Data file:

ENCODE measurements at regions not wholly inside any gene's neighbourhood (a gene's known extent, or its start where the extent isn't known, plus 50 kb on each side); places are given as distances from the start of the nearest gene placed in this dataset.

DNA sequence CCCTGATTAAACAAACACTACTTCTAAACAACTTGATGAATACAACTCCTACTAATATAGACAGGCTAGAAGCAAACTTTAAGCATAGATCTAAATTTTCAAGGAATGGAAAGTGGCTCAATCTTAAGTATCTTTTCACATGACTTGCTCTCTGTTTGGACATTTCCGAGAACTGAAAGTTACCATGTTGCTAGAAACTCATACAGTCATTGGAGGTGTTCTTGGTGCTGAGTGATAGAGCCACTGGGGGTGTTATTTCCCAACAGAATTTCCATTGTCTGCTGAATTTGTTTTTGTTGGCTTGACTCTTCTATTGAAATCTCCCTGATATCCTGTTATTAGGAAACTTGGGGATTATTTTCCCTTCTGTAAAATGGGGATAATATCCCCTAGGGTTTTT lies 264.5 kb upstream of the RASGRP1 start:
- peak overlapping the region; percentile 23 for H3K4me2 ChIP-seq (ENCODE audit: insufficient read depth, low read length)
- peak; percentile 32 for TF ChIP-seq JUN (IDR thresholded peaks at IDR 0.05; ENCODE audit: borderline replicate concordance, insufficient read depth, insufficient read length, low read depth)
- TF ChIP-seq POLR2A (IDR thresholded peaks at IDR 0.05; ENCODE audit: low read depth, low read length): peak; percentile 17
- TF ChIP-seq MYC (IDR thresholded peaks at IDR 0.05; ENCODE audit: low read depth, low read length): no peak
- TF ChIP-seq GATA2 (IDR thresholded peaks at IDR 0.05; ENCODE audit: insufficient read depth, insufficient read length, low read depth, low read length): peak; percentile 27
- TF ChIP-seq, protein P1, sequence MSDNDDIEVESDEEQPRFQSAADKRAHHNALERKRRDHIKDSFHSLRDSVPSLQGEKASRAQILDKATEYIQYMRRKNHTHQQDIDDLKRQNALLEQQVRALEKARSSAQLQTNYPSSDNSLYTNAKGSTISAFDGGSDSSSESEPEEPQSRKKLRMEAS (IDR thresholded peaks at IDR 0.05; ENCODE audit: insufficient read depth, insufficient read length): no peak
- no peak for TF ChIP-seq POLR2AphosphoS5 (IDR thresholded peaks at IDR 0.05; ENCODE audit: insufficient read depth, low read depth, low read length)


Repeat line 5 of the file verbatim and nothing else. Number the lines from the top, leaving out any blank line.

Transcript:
- TF ChIP-seq POLR2A (IDR thresholded peaks at IDR 0.05; ENCODE audit: low read depth, low read length): peak; percentile 17